Let it go!

Last week week we looked in more detail to the first and you could almost say, the foundational principle of Semco Style: the principle of trust. Today we are going to take a closer look at a second, pivotal principle: reducing control.

The driver behind this principle is very similar to that of trust, and that is - the world of exponential growth, continuous development and never ending, fast paced change. In that world control is more than ever an illusion. It is an illusion to presume you can control developments around us. So what we need to do is actively let go of what we think we can control and there it is. Trust the people we work with, and by doing so, give them the confidence they need to be able to act upon and deal with the present circumstances.

Sounds great, but how do we go about reducing control? Because it also sounds a bit scary, doesn’t it?

First of all, the establishment of trust within your team or organization is a precursor to reducing control. At this point, there is room to start reducing controls, because the need for controlling people decreases.

The Power of Minimal Control

Reducing control works best when you replace hierarchy with purpose as an organizing mechanism. That is because humans, by nature, seek purpose: a cause greater and more enduring than themselves. By tapping into this, you are tapping into the full potential of people and organisations. The fundamental stepping stones for reducing control are:
1. Autonomy
2. Common sense
3. Democracy

1. Autonomy

Our ‘default setting’ is to be autonomous and self-directed. Staying flexible and having freedom with responsibility to customize work and its environment. 
People need autonomy over:

  • Task (what they do)
  • Time (when they do it)
  • Team (who they do it with)
  • Technique (how they do it)

Companies that offer autonomy, sometimes in radical doses, are outperforming their competitors.
Here are a few to do's to work effectively on Autonomy:

  • Empower employees in the design of flexible work practices and equip them for ongoing success.
  • Provide employees with control over their work hours, including time-off options
  • In situations in which groups of people need to work together simultaneously, let them organize themselves along any lines they choose.

2. Common Sense - Get Rid of Rulebooks

Abolish norms, manuals, rules, and regulations. They rarely solve problems. Simply replace all the nit-picking regulations with the rule of common sense and put your employees in the demanding position of using their own judgment. The strength of unwritten rules is that they are habitual within the group and thus both adaptive and resilient. Good management practice creates habits rather than rules.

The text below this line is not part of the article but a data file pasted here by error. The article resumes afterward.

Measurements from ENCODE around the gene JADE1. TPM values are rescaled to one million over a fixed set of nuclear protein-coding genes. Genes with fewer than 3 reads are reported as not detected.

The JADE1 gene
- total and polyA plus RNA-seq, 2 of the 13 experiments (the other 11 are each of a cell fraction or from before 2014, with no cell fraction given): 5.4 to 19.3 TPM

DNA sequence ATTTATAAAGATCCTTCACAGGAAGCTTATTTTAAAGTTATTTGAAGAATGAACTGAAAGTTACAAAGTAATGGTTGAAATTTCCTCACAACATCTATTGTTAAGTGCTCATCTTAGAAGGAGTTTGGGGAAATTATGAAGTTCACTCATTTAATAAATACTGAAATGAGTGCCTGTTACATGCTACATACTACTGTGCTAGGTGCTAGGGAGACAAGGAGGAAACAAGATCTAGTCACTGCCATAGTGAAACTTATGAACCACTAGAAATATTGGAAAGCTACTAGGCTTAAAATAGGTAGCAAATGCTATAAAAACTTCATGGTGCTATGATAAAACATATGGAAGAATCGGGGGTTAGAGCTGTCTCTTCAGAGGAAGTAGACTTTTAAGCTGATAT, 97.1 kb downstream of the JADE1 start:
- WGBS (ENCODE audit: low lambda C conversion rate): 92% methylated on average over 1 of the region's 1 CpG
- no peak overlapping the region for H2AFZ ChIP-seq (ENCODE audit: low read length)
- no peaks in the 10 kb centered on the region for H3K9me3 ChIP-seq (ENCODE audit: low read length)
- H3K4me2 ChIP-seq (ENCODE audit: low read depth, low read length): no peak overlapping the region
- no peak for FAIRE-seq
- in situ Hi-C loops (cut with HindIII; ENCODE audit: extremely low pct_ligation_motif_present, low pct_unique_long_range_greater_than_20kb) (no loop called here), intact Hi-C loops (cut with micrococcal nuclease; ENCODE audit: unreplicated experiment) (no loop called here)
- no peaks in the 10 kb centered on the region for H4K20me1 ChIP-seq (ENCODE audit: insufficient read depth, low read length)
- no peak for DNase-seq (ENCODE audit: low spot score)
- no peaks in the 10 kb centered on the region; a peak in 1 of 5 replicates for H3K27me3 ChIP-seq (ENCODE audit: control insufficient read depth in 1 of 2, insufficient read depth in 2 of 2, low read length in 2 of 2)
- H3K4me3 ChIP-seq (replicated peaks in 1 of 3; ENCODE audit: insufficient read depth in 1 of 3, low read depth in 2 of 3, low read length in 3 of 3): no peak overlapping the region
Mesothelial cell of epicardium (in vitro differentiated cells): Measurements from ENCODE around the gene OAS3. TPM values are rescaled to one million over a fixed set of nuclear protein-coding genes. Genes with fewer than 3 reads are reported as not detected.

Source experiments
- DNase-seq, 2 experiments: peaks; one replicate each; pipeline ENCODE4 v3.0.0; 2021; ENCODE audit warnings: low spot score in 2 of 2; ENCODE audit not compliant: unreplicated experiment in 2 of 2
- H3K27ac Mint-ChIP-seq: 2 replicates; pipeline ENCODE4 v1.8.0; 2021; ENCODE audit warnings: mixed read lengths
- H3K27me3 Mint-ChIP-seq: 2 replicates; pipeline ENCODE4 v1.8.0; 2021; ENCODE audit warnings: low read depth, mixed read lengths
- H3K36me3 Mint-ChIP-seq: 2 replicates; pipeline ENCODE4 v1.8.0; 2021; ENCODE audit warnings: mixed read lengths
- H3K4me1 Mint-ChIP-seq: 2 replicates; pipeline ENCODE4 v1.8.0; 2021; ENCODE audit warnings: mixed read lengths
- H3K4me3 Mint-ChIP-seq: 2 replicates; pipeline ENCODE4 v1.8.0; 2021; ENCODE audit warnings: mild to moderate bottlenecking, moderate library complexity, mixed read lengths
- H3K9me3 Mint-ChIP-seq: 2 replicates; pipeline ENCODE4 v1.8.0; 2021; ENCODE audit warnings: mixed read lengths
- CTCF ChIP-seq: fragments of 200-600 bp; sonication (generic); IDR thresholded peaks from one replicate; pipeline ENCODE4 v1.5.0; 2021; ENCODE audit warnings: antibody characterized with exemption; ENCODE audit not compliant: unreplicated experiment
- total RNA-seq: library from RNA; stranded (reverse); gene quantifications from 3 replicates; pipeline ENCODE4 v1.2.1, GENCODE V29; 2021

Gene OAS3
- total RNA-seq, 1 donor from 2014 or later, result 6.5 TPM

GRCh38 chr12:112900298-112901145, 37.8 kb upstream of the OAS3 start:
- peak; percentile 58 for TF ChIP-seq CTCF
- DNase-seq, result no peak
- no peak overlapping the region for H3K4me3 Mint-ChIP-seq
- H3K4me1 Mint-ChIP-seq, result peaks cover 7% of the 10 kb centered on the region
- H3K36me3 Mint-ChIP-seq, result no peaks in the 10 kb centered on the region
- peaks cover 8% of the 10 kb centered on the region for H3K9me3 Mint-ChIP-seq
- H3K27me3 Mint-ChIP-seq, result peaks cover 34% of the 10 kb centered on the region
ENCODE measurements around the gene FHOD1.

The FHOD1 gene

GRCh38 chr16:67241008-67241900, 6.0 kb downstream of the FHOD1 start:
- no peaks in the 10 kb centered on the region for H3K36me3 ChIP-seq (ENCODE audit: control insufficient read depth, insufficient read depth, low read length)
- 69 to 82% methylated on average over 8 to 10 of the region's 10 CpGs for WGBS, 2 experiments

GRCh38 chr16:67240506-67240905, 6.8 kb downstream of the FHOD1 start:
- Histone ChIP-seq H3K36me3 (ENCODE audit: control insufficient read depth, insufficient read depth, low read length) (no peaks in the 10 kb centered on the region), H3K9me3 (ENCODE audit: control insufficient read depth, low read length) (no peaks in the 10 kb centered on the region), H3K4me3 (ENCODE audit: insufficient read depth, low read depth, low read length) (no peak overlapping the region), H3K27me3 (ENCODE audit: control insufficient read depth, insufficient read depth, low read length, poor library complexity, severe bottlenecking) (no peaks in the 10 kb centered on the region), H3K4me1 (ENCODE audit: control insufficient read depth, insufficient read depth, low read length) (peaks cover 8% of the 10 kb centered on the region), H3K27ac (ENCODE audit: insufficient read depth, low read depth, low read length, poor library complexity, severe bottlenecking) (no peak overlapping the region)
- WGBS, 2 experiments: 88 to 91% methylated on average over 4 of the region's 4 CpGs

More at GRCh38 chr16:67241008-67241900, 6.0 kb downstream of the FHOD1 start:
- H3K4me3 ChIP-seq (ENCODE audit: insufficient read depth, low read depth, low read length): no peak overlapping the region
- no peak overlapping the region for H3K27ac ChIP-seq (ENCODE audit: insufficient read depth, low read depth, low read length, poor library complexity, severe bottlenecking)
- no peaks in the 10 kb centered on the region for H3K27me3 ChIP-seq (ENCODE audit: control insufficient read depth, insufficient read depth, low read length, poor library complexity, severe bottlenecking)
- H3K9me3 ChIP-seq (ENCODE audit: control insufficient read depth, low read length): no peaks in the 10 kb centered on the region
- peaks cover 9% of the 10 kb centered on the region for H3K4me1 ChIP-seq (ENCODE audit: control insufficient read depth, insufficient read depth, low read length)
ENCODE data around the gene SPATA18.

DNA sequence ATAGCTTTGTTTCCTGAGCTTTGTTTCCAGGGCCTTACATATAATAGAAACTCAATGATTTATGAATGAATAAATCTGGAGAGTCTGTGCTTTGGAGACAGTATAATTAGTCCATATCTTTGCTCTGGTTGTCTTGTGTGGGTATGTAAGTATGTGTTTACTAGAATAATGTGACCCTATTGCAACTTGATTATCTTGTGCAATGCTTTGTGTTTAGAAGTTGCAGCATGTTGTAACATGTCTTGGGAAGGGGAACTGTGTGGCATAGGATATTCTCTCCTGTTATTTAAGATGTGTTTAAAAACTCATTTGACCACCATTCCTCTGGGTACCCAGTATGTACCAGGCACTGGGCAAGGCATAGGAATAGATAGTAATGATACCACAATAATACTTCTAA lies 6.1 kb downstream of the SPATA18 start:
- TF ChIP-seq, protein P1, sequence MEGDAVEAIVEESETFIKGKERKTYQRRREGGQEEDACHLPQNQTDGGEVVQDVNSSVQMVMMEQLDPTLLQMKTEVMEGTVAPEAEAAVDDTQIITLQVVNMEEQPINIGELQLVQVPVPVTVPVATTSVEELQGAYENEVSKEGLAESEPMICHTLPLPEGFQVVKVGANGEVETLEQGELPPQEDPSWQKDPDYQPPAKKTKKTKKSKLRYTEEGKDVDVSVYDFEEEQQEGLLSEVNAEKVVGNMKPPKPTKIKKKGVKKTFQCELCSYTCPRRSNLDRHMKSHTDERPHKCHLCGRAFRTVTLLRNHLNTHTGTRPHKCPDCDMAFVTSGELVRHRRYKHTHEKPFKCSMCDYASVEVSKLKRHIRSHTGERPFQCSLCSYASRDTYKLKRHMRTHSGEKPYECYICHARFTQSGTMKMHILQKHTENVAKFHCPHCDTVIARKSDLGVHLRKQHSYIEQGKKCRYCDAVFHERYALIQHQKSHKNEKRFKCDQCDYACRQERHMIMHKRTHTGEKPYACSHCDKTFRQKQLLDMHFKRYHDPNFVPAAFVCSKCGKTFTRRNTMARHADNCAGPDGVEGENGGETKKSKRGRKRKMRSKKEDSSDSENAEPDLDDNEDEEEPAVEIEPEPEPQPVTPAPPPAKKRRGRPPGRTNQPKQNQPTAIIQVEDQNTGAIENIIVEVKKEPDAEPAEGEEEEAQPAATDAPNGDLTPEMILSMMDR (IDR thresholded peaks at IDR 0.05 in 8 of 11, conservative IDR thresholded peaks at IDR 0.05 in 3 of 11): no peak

Here are a few to do's you can work on to establish a common sense frame of working and thinking:

  • Create conditions and guide interactions
  • View everything as ‘written in pencil’
  • Use simple guiding principles: generic not specific
  • Guide viewpoints, don’t control actions

3. Democracy - Going Beyond Participatory Hot Air

About 90% of the time, participatory management is just hot air. It’s not that intentions aren’t good. It’s just that implementing employee involvement is so complex, so difficult, and – not uncommonly – so frustrating that it is easier to talk about than to perform it. The biggest obstacles to real democracy we found, were managers, status and money, i.e. the hierarchy they represent. The less managers do, the better. Companies should inspire and enable rather than command. Inspire your people, trust them to do the right thing, and then get out of their way and let them get the job done.

Here are a few to do’s to give democracy within your organisation some real teeth:

  • Let workers draw their own maps of the organization and its working
  • Actively encourage dissent and original thinking, because this will lead to robust decision-making
  • Respect idiosyncrasies and differences, let employees follow their own radar, because this will lead to diversity and inclusiveness
  • Let employees choose their own manager and their own co-workers
  • Pay for contribution instead of position (management level)

There is so much more to be said of Reducing Control and the way to go about it. Have we made you curious about this and other principles of Semco Style? Be sure to check out the training programs we provide.

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